The Australian government has stated in various contexts that Australia’s AIIB contribution will not be charged to the aid budget. In Senate Estimates hearings in February 2016, DFAT’s Secretary Peter Varghese said:
The AIIB is not an aid-based bank. The contributions to the AIIB are not official development assistance.
A joint DFAT-Treasury submission to a parliamentary inquiry on AIIB-related legislation last year said:
This investment will not come at the cost of other Government spending and will not directly impact on the Budget bottom line. … Australia’s paid-in capital will not be provided from the aid budget as the AIIB has not been deemed ODA-eligible.
‘No cost to other government spending’ presumably entails no redirection of ODA, or any other portfolio’s budget, to meet the cost. (The contradictory-seeming ‘no direct impact on the bottom line’ is presumably just bad drafting, since this can only be true of the callable component of Australia’s subscription.)
However, Varghese’s statement runs together the status of outflows from the AIIB (not ODA) with the status of paid-in capital contributions to it (likely to be deemed ODA). And while the DFAT-Treasury submission does acknowledge that the ODA status of contributions is a matter for decision by the OECD, it appears wrongly to imply that the matter has already been considered and a negative decision reached. If not that, it implies that the expenditure will be taken from the aid budget in the event that it is deemed ODA-eligible.
What are other donors doing on this front? The United Kingdom is one of the largest non-regional AIIB shareholders, with almost as large a shareholding as Australia’s. On 19 October 2015, the Chief Secretary to the UK Treasury, Greg Hands, said the following to a House of Commons committee:
My hon. Friend the Member for Stafford asked a question that was also asked by the hon. Member for Feltham and Heston, which was whether the contribution could be classed as ODA. We are awaiting a pronouncement from the OECD, which monitors the ODA rules. We expect that pronouncement by May 2016 and it would be retrospective as to whether something was ODA.
That is admirably clear on two fronts. First, the matter is expected to be considered in May (though it should be noted that the UK, like other OECD donors, will be a party to the decision and is not merely waiting for a ‘pronouncement’ from the OECD). Second, if contributions are deemed to be ODA, the UK will report them as such, including retrospectively.
Why on earth wouldn’t the Australian government do the same? If it did, the cost would be $185 million per year, for five years.
The third pressure is also a potential one, but perhaps less likely to be realised than the one immediately above. It relates to the 12,000 refugees from Syria and Iraq who are to be resettled in Australia in accordance with a decision of the Abbott government last year.
The costs associated with this decision are large. Initially, the costs were estimated to be $700 million over the four years commencing 2015-16. Subsequently, the government revised this estimate to $827 million in the December 2015 Mid-year Economic and Fiscal Outlook [pdf] (MYEFO). Under DAC rules, substantial costs associated with the resettlement of refugees—essentially those associated with processing, transportation and social service provision—can be counted as ODA for up to one year after their arrival in a donor country.
Australia has until now followed the peculiar policy of occasionally charging asylum-seeker costs to the aid budget, particularly in 2012-13 and 2013-14, while not charging any refugee resettlement costs to it. The logic, if that’s the right word, seems to be that we only hit the aid budget for costs associated with people who enter the country via boat without visas. Costs associated with refugees whom we deliberately import under the humanitarian migration program have been regarded as a domestic expenditure. Other donors follow other logics, all of which are consistent with what are currently very vague OECD rules. Some donors include costs associated with so-called ‘quota refugees’, such as those we are about to resettle.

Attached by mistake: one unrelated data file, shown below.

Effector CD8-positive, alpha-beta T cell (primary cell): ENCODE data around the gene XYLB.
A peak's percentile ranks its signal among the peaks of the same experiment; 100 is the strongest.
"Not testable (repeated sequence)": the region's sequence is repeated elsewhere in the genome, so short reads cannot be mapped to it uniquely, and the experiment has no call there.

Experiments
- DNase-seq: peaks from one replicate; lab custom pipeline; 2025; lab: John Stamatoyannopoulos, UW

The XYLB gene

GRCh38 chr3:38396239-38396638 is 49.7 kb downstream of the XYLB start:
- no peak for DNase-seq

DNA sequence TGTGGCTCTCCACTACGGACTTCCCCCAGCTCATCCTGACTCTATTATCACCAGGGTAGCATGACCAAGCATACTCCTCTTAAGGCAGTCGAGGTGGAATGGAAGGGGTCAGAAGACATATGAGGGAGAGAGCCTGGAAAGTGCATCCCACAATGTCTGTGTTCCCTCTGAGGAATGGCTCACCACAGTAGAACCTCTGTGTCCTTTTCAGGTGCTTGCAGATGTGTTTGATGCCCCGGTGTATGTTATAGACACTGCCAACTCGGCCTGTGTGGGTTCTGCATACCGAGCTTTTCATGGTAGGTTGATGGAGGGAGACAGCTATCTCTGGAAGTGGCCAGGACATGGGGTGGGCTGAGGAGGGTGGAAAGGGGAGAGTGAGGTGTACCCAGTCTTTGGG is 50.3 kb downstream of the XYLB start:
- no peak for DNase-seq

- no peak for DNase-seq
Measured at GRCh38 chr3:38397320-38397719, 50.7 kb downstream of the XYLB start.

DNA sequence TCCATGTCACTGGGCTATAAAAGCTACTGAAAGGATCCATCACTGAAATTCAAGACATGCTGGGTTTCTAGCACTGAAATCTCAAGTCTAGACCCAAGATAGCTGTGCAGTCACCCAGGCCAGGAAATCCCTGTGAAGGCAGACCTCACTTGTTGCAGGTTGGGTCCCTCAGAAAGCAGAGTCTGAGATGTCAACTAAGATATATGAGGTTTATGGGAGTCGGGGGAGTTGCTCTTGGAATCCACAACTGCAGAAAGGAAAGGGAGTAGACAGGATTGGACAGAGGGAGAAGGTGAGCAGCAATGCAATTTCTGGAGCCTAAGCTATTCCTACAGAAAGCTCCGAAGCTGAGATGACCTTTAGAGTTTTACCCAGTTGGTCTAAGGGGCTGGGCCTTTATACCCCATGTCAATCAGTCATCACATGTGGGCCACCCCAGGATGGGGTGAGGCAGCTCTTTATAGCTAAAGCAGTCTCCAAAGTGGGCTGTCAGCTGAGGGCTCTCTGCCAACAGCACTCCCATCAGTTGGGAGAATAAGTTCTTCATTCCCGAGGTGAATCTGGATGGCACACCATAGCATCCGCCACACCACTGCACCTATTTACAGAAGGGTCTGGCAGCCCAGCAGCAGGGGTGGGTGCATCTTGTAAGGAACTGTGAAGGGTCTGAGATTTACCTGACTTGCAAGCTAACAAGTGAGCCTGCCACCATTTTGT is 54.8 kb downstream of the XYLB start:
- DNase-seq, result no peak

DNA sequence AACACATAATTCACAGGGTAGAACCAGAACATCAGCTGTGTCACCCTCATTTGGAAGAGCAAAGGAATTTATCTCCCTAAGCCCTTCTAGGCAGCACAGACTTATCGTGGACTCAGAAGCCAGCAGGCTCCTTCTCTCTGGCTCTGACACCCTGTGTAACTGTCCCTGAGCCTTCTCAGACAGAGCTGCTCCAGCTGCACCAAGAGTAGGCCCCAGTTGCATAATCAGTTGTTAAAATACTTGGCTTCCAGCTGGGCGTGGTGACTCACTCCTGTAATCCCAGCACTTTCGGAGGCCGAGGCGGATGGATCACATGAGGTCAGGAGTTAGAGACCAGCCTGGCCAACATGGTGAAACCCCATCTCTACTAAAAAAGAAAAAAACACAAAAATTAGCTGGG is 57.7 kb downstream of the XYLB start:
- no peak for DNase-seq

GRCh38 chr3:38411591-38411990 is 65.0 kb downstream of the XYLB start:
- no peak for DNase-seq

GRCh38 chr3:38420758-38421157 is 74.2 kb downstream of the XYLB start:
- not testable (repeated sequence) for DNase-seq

If Australia were to do this, and if we exclude ineligible costs such as those associated with economic integration (the MYEFO contains a handy cost breakdown by portfolio), it appears that well over $175 million per annum might be eligible to be reported as ODA in each of the three years from 2016-17. At some stage a temptation must arise to charge these unprecedented costs to the aid budget. It might not happen, since it has not happened before in connection with quota refugees, but it could.
If all the above pressures were in fact realised in 2016-17, we would have $224 million in the form of the sinking lid, perhaps $50 million for new climate change programmes, $185 million for the AIIB, and $175 million for refugees. So that totals almost $650 million in a single year that would need to be redirected from programs that are ongoing or in advanced stages of planning. Given the substantial rigidities on the multilateral side of the aid budget, and the likely reluctance to eat much further into NGO programs and scholarships, that’s another $650 million that would, in large part, need to come out of country and regional programs—which already fell from $3 billion to $2.2 billion in the last budget. At this rate, Australia might soon be reduced to running little more than Direct Aid Programs in many of its partner countries.
It’s entirely possible the government will resist charging the additional refugee costs to the aid budget. It is possible but, in the end, highly unlikely that it will resist charging AIIB costs to the aid budget. And it is very likely the government will have to spend more on directly relevant climate change programs than it would otherwise have done in order credibly to meet the Prime Minister’s $1 billion commitment. The worst-case scenario is that all these costs are jammed into a $3.8 billion aid budget. A better scenario is that there is only some slight additional pressure associated with the climate change commitment. The best-case scenario, short of an unexpected increase in the underlying aid envelope, is that the government decides to report AIIB and refugee costs as ODA without subtracting them from the existing $3.8 billion allocation. This might be regarded as a dishonest way of suddenly inflating ODA, but we would be doing what various other donors already do or intend to do, consistent with OECD rules. Moreover, there might be some hope that the enlarged envelope stays around the same size in the future, even as refugee costs and AIIB costs fall away.
Robin Davies is the Associate Director of the Development Policy Centre.